Norovirus outbreak hits Corcordia College; alcohol-based sanitizers and wipes won’t do to much

According to, a likely outbreak of norovirus has made at least 30 students of Corcodia College ill.

It was first reported on the 800-student campus Friday. Within a couple of days, 30 students contracted the virus and four wound up in Lawrence Hospital Center in Bronxville.

Katherine Chiciaza, 18, was in the school library Saturday morning when she became nauseous.
“I had to come back to the dorm and throw up in the bathroom,” she said. “I felt like that the whole day.”
The college sent out an email to students and staff, urging them to take precautions to avoid the virus, such as cleaning hands, and to stay hydrated if they get it.

The school also dispatched cleaning crews, twice a day, to sanitize all common areas, from the dining halls to dorms and classrooms.

Vittoria Rubino, 21, of the Bronx was armed with hand sanitizer and alcohol pads Tuesday as she arrived for class.
“I work in the writing center, so I’ve sterilized the keyboard because everyone uses them,” Rubino said. “I know I’m getting a little crazy.”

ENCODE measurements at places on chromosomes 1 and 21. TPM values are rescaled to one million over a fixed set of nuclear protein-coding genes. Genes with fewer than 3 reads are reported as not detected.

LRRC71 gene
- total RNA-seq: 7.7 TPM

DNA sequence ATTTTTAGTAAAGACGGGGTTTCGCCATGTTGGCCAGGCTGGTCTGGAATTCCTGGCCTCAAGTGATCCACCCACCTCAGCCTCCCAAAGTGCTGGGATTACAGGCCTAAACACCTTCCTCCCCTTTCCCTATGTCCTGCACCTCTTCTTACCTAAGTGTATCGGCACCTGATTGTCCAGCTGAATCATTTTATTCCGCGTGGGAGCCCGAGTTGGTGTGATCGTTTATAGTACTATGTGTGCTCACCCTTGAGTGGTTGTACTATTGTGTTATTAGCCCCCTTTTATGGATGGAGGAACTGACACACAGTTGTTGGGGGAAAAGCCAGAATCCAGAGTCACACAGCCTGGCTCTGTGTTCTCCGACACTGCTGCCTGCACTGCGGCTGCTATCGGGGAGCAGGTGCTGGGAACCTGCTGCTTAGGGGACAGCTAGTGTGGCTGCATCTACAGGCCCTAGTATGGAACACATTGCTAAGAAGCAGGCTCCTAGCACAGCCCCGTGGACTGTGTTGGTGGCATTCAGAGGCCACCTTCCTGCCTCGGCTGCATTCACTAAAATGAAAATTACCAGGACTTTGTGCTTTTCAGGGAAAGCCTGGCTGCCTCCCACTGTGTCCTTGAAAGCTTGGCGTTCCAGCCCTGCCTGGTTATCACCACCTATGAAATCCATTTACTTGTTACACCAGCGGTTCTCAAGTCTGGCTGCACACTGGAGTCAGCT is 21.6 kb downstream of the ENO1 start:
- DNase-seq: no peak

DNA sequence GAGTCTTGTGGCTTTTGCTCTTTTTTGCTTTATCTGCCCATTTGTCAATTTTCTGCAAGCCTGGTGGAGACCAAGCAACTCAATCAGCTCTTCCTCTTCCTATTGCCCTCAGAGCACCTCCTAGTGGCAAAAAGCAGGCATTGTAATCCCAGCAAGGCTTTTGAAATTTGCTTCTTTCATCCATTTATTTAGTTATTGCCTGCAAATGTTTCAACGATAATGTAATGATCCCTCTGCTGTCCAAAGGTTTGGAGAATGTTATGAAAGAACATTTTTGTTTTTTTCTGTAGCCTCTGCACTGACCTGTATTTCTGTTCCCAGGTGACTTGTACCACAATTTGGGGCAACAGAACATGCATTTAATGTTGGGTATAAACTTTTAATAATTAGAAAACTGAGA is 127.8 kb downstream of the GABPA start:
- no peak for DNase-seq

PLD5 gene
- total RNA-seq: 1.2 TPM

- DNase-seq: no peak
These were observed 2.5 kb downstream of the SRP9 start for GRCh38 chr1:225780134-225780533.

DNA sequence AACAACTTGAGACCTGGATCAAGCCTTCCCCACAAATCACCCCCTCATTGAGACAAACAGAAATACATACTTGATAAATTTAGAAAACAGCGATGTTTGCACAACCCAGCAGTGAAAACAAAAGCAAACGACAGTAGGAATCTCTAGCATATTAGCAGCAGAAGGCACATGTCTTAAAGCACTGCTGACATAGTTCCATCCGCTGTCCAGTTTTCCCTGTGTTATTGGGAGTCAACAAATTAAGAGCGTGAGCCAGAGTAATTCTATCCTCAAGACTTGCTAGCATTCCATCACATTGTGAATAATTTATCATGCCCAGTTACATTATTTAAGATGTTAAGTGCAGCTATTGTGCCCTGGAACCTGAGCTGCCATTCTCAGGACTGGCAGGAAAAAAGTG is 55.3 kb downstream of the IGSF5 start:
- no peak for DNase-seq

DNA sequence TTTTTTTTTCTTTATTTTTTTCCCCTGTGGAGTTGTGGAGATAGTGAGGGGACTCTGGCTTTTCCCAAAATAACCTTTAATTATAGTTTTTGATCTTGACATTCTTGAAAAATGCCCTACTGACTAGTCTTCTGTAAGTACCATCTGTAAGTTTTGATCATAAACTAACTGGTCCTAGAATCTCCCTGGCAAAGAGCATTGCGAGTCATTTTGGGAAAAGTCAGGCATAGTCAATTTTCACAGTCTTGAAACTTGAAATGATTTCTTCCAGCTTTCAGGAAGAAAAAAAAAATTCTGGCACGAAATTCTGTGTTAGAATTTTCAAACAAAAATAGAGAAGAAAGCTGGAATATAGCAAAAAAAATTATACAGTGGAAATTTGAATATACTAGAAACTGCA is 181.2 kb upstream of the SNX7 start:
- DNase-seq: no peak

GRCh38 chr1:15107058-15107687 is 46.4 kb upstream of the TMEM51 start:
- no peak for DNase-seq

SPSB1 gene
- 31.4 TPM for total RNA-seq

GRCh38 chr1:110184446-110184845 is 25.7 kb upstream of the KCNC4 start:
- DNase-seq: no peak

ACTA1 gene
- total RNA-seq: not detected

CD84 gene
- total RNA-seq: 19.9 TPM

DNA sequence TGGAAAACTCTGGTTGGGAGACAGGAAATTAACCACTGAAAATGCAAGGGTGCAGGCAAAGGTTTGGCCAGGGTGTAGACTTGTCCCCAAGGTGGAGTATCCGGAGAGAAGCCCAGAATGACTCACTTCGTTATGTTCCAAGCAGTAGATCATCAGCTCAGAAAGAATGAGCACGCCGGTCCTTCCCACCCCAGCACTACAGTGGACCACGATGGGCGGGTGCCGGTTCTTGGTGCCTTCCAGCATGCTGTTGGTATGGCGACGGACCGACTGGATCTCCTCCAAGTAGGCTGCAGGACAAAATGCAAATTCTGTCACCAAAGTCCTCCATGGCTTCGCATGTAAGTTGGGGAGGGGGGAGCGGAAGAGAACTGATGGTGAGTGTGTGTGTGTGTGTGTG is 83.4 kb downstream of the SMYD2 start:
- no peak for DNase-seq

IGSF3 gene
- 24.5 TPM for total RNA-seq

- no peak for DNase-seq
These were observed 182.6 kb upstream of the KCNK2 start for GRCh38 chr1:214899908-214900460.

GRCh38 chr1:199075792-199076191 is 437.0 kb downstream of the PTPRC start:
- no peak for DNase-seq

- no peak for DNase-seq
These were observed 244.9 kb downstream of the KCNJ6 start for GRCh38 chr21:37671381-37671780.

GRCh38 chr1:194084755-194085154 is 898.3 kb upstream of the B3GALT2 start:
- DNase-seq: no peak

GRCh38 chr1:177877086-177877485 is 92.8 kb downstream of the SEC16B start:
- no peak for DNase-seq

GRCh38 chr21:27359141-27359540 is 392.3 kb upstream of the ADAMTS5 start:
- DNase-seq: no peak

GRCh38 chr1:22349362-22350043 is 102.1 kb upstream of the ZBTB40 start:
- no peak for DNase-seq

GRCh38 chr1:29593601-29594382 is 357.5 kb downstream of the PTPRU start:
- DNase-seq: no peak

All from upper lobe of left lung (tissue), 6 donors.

While hand sanitizer has its uses, reducing norovirus spread isn’t one of them. Pretty much all commercially available hand sanitizers suck when it comes to reducing norovirus viability. Same with the alcohol-containing wipes. All Vittoria is probably doing is spreading virus particles around.

I haven’t found any reports of University facilities folks suggesting that students substitute hand sanitizer for hand washing.

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About Ben Chapman

Dr. Ben Chapman is a professor and food safety extension specialist at North Carolina State University. As a teenager, a Saturday afternoon viewing of the classic cable movie, Outbreak, sparked his interest in pathogens and public health. With the goal of less foodborne illness, his group designs, implements, and evaluates food safety strategies, messages, and media from farm-to-fork. Through reality-based research, Chapman investigates behaviors and creates interventions aimed at amateur and professional food handlers, managers, and organizational decision-makers; the gate keepers of safe food. Ben co-hosts a biweekly podcast called Food Safety Talk and tries to further engage folks online through Instagram, Twitter, Facebook, YouTube and, maybe not surprisingly, Pinterest. Follow on Twitter @benjaminchapman.